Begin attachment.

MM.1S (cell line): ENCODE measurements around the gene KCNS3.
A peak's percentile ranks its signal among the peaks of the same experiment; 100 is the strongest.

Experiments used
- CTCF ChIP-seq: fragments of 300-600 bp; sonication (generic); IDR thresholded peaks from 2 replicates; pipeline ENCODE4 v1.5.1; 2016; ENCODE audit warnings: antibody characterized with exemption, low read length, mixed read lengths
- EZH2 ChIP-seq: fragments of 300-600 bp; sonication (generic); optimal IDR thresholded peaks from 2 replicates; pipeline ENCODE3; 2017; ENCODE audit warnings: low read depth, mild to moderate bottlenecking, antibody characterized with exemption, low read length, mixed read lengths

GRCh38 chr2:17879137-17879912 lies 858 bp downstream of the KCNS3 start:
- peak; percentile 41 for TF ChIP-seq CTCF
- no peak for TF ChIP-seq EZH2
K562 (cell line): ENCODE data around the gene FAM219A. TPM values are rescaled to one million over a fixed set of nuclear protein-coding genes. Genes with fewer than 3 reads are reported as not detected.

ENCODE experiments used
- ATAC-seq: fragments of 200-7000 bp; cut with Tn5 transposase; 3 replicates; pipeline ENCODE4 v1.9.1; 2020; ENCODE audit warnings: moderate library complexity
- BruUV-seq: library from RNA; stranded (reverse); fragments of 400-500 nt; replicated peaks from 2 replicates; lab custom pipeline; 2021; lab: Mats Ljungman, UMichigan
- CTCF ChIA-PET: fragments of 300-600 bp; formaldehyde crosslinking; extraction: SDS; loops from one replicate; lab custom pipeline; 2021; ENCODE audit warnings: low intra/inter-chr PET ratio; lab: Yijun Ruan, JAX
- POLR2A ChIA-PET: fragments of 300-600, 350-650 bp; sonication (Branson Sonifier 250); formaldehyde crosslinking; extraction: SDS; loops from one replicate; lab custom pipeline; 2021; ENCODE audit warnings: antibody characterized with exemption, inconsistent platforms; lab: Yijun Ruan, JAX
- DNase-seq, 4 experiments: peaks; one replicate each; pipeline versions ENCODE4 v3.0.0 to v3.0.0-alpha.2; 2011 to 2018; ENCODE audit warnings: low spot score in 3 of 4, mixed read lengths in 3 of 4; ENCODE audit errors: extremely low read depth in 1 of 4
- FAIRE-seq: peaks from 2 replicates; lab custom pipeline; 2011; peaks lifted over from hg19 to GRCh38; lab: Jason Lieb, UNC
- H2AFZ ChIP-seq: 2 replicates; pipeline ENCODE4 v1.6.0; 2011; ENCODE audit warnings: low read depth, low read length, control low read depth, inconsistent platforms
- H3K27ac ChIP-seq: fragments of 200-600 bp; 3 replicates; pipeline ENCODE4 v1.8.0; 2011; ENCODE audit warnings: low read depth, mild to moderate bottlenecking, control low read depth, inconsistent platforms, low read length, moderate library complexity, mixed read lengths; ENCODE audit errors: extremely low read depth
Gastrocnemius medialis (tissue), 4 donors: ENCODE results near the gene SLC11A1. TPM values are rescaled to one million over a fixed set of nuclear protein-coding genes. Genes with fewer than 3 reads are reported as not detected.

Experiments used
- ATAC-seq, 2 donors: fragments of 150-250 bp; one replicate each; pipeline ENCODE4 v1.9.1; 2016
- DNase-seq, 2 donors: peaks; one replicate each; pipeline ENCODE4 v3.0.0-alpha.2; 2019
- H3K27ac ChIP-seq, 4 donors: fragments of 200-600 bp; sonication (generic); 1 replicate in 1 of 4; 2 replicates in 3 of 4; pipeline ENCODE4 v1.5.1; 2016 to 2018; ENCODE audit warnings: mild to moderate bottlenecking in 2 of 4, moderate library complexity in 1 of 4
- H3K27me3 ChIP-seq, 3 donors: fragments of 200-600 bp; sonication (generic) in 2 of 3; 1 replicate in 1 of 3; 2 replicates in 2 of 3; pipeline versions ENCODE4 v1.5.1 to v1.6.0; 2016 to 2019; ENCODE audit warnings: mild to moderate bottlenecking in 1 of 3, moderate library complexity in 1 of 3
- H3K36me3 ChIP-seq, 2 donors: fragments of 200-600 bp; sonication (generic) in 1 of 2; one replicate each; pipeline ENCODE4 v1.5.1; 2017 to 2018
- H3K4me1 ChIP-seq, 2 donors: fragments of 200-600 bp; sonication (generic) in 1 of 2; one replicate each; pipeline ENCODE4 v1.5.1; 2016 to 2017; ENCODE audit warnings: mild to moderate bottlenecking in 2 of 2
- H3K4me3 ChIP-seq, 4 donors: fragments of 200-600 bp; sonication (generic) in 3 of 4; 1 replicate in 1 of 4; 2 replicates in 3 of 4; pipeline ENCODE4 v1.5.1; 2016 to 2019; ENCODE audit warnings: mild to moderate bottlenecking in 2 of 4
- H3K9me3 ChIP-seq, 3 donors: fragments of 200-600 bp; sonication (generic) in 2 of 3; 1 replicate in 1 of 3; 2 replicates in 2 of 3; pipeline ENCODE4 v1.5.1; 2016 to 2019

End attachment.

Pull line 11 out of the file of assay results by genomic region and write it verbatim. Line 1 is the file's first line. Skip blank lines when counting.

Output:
- ATAC-seq: fragments of 200-7000 bp; cut with Tn5 transposase; 3 replicates; pipeline ENCODE4 v1.9.1; 2020; ENCODE audit warnings: moderate library complexity